In line with the announcement in budget 2012, the basis for calculating entitlement to jobseeker’s benefit is being changed from a six-day week to a five-day week. This will mean that a person who works for three days in the week will in future get two fifths of the weekly rate of jobseeker’s benefit instead of three sixths of, or half, the weekly rate of jobseeker’s benefit as at present. In other words, the social welfare week will move from six days to five days.
The household budgeting facility currently operated by my Department enables social welfare recipients to budget for various utility bills by allowing for a fixed amount of their weekly payment to be deducted and paid over to various utilities such as the ESB and Bord Gáis. This facility also extends to telephone companies. While the facility was originally available only to Eircom customers, following the deregulation of the telecommunications market, this facility has been extended to the other telecommunications operators. The household budgeting facility is also being extended to cover other regulated energy providers such as Airtricity and Flogas. I hope that will be of assistance to a number of people in organising their household finances.
In my Second Stage speech I advised Deputies that I intended to introduce a Committee Stage amendment to make it a requirement that local authority tenants who have consented to their differential rents being deducted under the household budget facility and paid over to the local authority could not withdraw that consent without getting the permission of the local authority. Following advice from the Office of the Attorney General, it has not been possible to proceed with this amendment in the form agreed with the Department of the Environment, Community and Local Government. However, as I am anxious that this proposal be implemented as soon as possible, I have asked my officials to explore with the Office of the Attorney General and the Department of the Environment, Community and Local Government alternative approaches to achieving this objective, with a view to the inclusion of a workable amendment in the next available social welfare Bill.
Finally, I am proposing to introduce a number of Committee Stage amendments relating to occupational pension provision. These amendments include a new provision with regard to how the accrued pension rights of deferred members, that is, former employees, of defined benefit pension schemes are revalued. The other changes I am proposing will clarify a number of the provisions in the Bill as published. I commend this motion to the House.
Deputy Sean Fleming: I reject this motion emphatically. Everything about it is wrong. It should not be here. Such a mess has been made of this legislation that the only decent thing for the Minister to do is to withdraw it, take a few weeks out and, when she has had proper time to consider what she is doing, reintroduce the legislation so we can discuss it here in a proper manner. The only good thing that happened here today was the Ceann Comhairle’s statement that he had asked, under Standing Order 141, that a revised explanatory memorandum be produced. That arose as the result of a request I made when I was Chairman of the Joint Committee on the Environment, Heritage and Local Government during the last Oireachtas. I wrote to the then Ceann Comhairle requesting that where substantial and significant amendments are proposed, to help Members discuss them on Committee Stage, a new and revised explanatory memorandum should always be produced. I am pleased that the Ceann Comhairle invoked that this morning.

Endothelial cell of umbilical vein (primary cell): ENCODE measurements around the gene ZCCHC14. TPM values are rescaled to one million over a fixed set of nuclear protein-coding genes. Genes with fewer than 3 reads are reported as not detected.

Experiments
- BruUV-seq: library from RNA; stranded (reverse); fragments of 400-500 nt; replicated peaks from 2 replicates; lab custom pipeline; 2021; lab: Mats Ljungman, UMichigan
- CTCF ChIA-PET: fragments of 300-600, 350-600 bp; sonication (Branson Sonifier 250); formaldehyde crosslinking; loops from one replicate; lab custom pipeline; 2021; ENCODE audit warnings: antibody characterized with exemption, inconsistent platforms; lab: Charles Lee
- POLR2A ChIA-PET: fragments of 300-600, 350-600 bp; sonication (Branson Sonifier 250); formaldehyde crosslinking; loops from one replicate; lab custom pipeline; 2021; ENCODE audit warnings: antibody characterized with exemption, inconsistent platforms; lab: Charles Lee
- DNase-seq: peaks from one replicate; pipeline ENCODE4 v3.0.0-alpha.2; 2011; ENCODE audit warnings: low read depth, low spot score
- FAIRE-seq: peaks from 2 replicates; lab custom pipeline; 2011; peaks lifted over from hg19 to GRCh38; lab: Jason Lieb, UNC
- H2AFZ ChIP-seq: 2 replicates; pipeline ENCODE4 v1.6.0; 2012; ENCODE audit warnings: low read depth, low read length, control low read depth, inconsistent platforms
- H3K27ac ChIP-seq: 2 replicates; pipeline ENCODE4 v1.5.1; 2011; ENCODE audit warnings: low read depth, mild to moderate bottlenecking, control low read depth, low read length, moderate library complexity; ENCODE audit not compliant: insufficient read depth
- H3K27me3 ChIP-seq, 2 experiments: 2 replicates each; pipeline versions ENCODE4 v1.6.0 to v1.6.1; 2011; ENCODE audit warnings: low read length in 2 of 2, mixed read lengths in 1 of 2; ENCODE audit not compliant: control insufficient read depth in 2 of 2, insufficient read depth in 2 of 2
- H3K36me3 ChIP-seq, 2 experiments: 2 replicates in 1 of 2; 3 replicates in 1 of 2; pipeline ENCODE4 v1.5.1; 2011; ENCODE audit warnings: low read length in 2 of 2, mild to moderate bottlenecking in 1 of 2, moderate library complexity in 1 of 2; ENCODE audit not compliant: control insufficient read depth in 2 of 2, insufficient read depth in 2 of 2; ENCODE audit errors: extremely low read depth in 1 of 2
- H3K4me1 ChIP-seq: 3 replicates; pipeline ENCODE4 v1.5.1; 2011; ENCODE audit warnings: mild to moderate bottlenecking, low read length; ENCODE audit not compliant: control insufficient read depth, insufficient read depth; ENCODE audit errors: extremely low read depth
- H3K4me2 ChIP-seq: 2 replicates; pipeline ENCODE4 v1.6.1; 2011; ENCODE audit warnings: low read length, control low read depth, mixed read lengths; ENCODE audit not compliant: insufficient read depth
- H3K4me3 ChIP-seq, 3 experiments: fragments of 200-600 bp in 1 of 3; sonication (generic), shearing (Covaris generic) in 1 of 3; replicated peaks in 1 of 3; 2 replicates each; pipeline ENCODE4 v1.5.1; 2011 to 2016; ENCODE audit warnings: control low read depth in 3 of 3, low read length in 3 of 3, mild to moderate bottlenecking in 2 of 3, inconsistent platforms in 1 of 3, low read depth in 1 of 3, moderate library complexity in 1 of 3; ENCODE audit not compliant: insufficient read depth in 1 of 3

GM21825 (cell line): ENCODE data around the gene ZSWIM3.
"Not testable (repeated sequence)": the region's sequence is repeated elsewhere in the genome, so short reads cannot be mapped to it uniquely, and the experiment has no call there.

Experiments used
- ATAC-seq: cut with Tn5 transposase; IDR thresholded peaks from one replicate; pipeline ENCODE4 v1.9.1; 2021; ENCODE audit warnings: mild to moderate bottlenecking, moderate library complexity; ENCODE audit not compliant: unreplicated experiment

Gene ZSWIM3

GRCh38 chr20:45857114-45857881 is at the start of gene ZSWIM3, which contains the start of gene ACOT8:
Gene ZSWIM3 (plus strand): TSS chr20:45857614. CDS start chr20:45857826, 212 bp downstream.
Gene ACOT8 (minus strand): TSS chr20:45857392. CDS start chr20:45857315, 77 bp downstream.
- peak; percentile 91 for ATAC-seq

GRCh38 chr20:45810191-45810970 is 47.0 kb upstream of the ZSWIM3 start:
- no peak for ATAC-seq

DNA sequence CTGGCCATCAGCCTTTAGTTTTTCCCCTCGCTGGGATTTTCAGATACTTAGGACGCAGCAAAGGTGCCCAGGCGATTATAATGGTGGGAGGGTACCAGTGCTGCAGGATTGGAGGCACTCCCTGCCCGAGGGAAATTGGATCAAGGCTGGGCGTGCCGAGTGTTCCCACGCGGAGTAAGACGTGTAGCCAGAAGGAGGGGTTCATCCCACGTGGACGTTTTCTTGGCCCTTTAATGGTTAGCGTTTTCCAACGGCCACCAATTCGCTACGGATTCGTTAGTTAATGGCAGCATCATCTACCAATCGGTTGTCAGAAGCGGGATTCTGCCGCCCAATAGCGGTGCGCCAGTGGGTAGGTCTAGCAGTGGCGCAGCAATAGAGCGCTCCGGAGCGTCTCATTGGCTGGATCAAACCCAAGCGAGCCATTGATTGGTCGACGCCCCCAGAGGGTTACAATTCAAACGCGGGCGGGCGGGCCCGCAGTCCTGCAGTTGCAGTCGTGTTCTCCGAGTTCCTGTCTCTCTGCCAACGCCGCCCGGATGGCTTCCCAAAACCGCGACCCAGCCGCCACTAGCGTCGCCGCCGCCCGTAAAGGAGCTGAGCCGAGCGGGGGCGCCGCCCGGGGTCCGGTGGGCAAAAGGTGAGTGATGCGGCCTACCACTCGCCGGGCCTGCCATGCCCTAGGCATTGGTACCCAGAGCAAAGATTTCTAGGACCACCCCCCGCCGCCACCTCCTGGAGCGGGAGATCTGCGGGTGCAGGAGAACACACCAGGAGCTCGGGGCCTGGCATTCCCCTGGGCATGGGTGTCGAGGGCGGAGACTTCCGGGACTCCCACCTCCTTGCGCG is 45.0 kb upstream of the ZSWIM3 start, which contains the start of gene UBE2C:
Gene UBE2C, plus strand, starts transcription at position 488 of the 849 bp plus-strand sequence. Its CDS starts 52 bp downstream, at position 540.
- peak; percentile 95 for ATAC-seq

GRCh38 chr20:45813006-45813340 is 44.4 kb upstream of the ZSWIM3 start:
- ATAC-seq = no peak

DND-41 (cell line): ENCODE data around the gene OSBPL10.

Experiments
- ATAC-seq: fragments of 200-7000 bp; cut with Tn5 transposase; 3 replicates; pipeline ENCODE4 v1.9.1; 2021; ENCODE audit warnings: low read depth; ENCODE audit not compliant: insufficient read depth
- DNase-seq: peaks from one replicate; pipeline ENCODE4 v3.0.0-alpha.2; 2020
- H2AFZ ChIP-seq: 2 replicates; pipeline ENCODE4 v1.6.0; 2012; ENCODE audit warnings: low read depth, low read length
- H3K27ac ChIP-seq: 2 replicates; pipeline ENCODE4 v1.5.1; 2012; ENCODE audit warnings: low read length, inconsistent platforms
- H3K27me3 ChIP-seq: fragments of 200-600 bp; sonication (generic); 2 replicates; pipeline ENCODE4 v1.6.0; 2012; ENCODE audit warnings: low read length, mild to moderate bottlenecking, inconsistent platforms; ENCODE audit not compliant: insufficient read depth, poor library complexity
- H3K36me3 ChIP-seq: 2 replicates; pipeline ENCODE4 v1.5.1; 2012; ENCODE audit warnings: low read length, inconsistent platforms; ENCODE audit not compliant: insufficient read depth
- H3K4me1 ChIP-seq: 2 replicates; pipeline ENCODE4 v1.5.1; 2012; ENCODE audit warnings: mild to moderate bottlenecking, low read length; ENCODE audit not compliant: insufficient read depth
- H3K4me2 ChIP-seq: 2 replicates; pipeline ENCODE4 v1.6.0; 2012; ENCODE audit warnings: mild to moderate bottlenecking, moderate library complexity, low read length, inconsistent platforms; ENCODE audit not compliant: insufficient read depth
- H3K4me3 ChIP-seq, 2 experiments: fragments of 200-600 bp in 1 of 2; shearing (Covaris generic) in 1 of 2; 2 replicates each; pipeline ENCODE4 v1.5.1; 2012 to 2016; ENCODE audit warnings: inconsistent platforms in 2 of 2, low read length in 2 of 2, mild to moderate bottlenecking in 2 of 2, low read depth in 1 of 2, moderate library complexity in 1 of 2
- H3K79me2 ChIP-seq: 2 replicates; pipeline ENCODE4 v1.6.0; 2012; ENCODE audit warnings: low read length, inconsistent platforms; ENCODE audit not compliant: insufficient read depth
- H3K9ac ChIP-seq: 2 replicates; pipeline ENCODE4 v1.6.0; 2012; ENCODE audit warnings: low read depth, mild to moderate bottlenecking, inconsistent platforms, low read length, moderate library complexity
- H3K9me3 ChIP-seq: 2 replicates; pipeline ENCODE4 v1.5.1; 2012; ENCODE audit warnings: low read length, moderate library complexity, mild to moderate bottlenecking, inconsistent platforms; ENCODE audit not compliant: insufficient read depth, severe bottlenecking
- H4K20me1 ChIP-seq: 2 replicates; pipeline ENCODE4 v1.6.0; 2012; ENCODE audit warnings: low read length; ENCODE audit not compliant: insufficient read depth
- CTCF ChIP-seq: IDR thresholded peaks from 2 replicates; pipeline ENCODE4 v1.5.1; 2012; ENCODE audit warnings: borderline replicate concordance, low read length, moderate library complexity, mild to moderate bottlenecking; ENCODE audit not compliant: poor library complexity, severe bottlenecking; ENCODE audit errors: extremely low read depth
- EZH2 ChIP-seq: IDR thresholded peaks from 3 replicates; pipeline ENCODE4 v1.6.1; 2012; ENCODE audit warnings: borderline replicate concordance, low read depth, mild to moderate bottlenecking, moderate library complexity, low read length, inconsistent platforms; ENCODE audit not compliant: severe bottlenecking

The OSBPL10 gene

We will not have time to discuss all the details of the amendments on Committee Stage, because not only did the Government guillotine Second Stage, it has also guillotined this motion tonight and it will guillotine Committee, Report and Final Stages. The Minister has been in office for 14 months. I am personally shocked that within such a short period of time she has become so unfair and unreasonable towards Members of the Oireachtas. If this had happened more than 14 months ago and she had been sitting on this side, she would rightly have been giving out about how the Dáil was being treated with disrespect.
It is five months since budget day. Nobody believes there was not enough time to draft this legislation. Maybe the person who wrote the script believes it, but nobody else does. When the budget was announced we knew the Finance Bill would be introduced, but we also knew the social welfare Bill would follow. There is no reason the preparation work could not have been carried out over the last five months.
The Minister published this legislation on 3 April, just over two weeks ago. In it, she provided that one-parent family payments were to cease when the children concerned reached seven years of age, to commence in a couple of years’ time. Within a fortnight of publishing the Bill, however, she announced in her Second Stage speech:
That is some eight or ten months away. The Minister published her legislation, intending to do something on 3 April. Within a fortnight she came to the House and stated she did not agree with what she had published earlier this month and would reverse it. The following week the Minister returns with the same amendment. I have heard of U-turns and double U-turns and pirouettes, or whatever the word may be, but I cannot believe the Minister has done this. Last week, some people actually thought the Minister was making a great announcement. I spoke to some journalists who praised the Minister but I said: “Hold on. The Minister is not doing that. She is saying she would like to do it if the Minister makes a change in the budget next year to give her a bankable commitment.” In the meantime, as I noted last week when the Minister announced this, she is using young children and their parents as a pawn in her budget negotiation for next year. That is unacceptable.